The original building was an exact elevational copy of the Natural History Museum by Frederick Clarendon across Leinster Lawn. After a falling out with the Board of Trustees, the engineer turned architect Griffith was replaced by Charles Lanyon who designed the magnificent interior staircase leading from the sculpture gallery. Lanyon was then replaced by Francis Fowke whose galleries were so technologically advanced with regard to their lighting and ventilation that the NGI was one of the most advanced in Europe.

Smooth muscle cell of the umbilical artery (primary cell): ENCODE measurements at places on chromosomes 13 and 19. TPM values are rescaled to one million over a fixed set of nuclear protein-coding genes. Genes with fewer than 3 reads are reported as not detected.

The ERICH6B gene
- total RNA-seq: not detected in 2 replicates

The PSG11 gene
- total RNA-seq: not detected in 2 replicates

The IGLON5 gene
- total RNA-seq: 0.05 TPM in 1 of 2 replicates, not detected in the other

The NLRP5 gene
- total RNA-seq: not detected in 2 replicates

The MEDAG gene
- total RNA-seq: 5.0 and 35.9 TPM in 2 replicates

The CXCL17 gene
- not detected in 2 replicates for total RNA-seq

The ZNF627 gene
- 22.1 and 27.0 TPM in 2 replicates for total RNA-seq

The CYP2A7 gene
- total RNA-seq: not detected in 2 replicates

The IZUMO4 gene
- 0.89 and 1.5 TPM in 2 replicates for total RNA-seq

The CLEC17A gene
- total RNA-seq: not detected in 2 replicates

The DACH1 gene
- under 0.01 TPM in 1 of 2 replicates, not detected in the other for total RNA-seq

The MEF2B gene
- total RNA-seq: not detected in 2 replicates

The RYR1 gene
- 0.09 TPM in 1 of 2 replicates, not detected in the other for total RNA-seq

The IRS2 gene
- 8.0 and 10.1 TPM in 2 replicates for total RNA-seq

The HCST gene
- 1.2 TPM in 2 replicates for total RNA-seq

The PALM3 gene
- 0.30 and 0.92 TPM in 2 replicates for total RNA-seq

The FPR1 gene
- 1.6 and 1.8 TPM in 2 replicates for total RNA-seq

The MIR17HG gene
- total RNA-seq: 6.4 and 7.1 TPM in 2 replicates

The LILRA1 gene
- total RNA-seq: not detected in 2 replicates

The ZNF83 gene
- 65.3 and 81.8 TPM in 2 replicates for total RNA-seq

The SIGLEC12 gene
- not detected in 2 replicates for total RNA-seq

The gallery was further extended in 1904 by Sir Thomas Manly Deane who designed the porch and the Milltown Wing. Later extensions were added in 1969 (Frank DuBerry of the Office of Public Works) and a restoration programme started in 1989. A new extension by Benson and Forsyth to nearby Clare Street opened in late 2001.